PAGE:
Saturday, April 20, 2013

Sniffing out police perjury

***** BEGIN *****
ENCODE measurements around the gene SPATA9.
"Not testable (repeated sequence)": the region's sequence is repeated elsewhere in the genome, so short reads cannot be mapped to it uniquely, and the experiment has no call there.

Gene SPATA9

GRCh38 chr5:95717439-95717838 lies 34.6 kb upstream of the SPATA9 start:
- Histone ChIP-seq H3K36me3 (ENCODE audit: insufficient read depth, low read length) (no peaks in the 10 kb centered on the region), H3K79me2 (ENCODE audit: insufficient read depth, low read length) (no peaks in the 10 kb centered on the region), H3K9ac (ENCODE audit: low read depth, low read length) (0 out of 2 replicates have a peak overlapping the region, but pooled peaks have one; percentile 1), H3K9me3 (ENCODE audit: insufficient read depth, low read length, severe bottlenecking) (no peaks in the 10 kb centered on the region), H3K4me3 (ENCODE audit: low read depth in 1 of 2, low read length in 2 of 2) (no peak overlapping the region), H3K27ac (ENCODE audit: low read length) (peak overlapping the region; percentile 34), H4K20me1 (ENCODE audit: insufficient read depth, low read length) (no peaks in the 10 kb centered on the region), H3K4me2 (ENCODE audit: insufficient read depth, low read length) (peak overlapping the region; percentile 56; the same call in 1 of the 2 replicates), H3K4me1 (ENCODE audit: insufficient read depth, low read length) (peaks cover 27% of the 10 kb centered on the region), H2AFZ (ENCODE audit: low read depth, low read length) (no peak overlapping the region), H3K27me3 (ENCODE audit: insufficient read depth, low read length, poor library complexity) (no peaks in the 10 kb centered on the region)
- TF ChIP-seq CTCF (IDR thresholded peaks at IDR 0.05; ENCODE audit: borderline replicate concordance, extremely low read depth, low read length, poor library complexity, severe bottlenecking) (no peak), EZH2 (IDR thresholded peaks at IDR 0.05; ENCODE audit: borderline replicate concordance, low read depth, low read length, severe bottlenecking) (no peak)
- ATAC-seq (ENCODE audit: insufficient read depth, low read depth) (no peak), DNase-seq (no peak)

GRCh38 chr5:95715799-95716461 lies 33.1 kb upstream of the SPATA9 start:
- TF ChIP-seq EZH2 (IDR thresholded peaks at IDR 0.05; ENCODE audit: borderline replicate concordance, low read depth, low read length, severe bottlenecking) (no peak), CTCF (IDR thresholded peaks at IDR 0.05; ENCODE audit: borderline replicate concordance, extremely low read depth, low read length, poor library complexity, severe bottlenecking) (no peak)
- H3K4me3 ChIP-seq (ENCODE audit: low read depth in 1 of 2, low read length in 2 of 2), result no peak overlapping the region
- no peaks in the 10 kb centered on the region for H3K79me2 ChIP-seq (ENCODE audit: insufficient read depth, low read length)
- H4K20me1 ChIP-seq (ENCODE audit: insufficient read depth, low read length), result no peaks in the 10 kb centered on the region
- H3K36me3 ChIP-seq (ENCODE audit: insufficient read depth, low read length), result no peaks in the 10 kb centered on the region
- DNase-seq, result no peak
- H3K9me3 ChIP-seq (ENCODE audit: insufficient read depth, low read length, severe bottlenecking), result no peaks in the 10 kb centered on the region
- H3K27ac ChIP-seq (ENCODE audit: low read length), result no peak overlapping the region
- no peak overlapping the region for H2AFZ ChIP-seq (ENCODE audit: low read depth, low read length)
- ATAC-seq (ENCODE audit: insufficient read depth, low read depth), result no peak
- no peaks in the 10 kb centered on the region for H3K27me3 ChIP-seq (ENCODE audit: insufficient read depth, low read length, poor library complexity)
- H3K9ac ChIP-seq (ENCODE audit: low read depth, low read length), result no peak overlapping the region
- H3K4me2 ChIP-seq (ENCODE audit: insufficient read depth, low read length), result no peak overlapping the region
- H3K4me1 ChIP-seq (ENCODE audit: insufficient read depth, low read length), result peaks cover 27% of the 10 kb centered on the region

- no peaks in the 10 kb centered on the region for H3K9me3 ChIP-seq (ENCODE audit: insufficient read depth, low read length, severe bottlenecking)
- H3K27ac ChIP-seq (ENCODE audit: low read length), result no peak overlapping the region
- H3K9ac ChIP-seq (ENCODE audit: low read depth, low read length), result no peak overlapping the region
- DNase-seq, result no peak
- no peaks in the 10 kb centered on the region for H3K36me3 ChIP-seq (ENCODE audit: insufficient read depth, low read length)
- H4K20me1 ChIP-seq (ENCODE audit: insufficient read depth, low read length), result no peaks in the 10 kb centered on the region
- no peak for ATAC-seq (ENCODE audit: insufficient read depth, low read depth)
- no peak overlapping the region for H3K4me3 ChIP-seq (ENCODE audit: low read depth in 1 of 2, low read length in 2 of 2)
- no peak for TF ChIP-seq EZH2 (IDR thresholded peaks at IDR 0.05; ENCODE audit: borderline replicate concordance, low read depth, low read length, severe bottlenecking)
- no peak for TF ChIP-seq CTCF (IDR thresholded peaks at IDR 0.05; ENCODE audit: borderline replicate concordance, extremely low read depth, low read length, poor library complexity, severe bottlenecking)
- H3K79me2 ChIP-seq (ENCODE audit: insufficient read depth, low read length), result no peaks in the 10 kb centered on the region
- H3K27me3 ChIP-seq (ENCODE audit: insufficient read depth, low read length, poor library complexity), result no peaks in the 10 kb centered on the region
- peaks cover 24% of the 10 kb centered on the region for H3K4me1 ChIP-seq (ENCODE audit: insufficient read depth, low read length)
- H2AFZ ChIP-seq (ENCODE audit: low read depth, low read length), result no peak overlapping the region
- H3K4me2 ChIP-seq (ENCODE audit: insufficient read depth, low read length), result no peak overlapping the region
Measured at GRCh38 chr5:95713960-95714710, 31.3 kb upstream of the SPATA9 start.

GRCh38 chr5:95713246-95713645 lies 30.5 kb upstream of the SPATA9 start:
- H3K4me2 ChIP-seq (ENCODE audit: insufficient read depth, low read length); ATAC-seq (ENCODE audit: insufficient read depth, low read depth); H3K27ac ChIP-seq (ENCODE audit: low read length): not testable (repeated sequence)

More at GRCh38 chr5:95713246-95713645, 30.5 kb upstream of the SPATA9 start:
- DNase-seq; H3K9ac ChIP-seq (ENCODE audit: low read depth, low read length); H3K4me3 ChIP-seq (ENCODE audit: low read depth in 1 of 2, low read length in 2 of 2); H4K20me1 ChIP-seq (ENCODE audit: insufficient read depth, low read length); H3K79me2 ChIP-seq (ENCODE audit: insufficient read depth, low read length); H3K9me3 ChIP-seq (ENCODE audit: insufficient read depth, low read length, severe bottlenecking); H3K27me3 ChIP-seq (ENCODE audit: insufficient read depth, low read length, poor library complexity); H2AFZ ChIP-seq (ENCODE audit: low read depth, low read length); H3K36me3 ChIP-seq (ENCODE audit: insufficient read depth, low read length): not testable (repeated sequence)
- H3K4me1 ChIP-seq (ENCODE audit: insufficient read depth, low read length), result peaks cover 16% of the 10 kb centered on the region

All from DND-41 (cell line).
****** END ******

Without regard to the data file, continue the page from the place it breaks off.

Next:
Police perjury in the Fourth Amendment context is widespread and well-documented.  (Read pages 547-48 of this article, and pages 472-73 of this article, for details.)  In a nutshell, if a cop tells a judge that he saw, heard, or smelled something that aroused his suspicion, judges will uphold any police search and look the other way on Fourth Amendment violations.  But not Judge Guolee of Milwaukee.  He’s not afraid to “call bullshit” when he sees (or smells) it.  In State v. Jackson, the defendant challenged a police search of his vehicle's trunk and the judge held a hearing.  At that hearing, the cop testified that he was legally justified in searching the trunk because he could smell the marijuana.  But instead of rubber-stamping the testimony and automatically finding that there was no Fourth Amendment violation, Judge Guolee had about enough.  Here’s what he said: